Tour Reduced due to Closure
A part of the regular tour, the North Drift, is unfortunately closed for maintenance.
Discover the social and industrial history of Britain’s Iron Valley
Come and join a local walk along the woodland paths of the Loftus Valleys to find and identify fungi, starting from Loftus Town Hall
A gentle walk exploring the history and heritage of the former Iron Valley, meet in the museum car park.
Dare the darkness in our haunted tour of ghostly tales in the old Victorian mine buildings.
This year, summer comes to Skinningrove bringing with it a full and exciting programme of family events from the Cleveland Ironstone Mining Museum. Drop the children off at our kids-only club or bring the whole family down to discover our wide range of themed crafts events. Learn about our natural environment, go rock-pooling to uncover the marine life of the Cleveland coasts, compete in our horribly historical Olympic challenges then experience a Zeppelin raid as we shelter in the mine!
For the second year in a row, the museum is delighted to receive TripAdvisor’s Certificate of Excellence. As a voluntary run organisation, it means a lot to both the management team and to our wider community of volunteers who come to the museum to provide tours, to assist with school groups and education, to look after our collections and to ensure that the site is well maintained.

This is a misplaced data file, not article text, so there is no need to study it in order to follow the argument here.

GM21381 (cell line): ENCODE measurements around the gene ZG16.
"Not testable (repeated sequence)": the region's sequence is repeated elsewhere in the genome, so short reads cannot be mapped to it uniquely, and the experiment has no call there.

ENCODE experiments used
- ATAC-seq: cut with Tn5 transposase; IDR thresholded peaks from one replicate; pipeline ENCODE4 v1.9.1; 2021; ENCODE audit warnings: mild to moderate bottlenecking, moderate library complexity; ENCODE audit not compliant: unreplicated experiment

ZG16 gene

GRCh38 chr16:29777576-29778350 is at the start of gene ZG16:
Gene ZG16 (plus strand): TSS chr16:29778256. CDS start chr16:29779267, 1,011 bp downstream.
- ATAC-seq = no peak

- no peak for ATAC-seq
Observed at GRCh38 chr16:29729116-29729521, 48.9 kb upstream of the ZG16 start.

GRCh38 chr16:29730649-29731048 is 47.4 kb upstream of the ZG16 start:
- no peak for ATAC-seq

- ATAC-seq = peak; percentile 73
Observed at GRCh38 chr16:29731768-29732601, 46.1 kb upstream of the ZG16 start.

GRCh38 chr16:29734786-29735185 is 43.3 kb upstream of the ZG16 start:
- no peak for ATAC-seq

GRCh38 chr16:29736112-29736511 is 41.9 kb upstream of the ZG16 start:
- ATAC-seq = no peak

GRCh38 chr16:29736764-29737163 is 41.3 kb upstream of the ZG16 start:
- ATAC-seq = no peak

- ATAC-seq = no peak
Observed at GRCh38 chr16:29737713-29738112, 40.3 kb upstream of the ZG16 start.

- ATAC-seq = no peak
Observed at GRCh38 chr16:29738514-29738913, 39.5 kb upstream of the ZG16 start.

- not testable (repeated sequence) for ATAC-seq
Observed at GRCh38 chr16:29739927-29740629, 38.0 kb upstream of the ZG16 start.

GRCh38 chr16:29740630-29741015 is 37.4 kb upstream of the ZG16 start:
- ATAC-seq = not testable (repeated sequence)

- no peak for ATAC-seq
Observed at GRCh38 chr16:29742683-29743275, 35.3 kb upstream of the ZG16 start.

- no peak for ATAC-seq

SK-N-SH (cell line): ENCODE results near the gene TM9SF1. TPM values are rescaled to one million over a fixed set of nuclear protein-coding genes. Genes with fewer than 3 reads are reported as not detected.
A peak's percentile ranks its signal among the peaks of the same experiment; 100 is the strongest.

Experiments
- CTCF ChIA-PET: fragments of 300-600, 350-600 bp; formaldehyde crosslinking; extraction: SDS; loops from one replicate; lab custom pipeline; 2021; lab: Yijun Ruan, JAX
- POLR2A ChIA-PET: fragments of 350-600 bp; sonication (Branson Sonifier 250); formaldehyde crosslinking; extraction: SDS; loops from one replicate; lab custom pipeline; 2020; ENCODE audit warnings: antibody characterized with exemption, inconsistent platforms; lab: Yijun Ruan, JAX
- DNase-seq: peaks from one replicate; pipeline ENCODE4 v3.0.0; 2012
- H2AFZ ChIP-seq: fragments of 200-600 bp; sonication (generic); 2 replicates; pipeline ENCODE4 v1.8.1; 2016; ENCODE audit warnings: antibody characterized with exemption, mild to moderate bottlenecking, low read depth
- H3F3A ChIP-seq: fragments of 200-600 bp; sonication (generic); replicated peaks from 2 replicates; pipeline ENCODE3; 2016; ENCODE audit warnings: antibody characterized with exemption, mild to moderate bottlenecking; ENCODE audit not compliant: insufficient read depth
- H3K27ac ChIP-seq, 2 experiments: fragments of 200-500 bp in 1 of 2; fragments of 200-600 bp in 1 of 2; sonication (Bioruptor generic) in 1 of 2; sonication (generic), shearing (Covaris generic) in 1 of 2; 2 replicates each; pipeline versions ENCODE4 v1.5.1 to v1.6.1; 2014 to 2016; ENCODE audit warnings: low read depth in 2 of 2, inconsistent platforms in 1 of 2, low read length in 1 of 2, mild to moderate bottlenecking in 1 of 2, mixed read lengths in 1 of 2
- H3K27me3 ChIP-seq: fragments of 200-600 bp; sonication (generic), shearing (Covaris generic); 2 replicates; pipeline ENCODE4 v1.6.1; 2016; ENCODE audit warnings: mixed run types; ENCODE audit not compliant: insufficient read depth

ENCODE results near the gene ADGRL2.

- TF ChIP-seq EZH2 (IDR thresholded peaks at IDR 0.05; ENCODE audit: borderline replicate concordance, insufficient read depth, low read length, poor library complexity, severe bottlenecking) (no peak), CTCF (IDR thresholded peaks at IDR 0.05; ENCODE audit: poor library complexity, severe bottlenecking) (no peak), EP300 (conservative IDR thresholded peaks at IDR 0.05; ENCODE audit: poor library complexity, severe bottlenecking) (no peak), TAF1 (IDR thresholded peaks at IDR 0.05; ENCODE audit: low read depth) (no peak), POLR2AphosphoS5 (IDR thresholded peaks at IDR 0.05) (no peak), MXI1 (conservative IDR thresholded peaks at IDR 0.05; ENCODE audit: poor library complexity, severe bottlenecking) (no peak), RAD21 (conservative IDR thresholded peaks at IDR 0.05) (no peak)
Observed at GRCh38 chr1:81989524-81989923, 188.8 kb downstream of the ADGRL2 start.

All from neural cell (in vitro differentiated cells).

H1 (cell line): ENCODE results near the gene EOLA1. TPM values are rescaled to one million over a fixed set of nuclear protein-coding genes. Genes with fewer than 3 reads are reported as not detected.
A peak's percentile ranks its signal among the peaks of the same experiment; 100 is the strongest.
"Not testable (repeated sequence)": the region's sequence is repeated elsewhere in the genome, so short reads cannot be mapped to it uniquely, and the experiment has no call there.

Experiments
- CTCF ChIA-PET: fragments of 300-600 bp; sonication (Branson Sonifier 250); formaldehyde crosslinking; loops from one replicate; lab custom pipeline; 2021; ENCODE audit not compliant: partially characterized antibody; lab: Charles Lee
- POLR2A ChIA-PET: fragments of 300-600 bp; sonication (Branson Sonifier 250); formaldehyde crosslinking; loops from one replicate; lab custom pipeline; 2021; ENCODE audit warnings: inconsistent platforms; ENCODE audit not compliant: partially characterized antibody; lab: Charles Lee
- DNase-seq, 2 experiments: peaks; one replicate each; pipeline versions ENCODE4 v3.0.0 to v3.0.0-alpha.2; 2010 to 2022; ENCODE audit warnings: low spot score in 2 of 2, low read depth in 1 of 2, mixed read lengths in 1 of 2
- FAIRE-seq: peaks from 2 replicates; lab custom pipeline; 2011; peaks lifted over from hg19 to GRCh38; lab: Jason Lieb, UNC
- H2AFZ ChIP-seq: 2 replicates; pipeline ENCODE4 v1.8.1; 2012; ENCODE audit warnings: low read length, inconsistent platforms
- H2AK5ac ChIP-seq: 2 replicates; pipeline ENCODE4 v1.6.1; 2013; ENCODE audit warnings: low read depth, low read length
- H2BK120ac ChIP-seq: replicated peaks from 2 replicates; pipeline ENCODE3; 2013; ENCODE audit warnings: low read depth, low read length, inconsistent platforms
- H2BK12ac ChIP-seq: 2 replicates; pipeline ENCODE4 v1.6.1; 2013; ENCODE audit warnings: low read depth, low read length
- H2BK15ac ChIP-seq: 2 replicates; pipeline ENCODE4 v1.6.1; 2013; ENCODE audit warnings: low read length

Cleveland Ironstone Mining Museum has been awarded initial support* from the Heritage Lottery Fund (HLF) for £800,000 of investment for Room to Grow, the museum’s landmark project set to bring expansion, employment and tourism to Skinningrove’s Iron Valley.
During the First World War, Skinningrove Works played a vital part in support of the British war effort. Not only did they produce many thousands of tons of high quality steel for the manufacture of artillery shells but also, as a by-product of coke production, over eleven hundred tons of TNT high explosive for the shell filling factories. Small wonder then that the Works attracted the unwelcome attention of the Zeppelin airships of the Imperial German Navy, particularly as much of the plant had been installed by German companies in the years immediately before the war.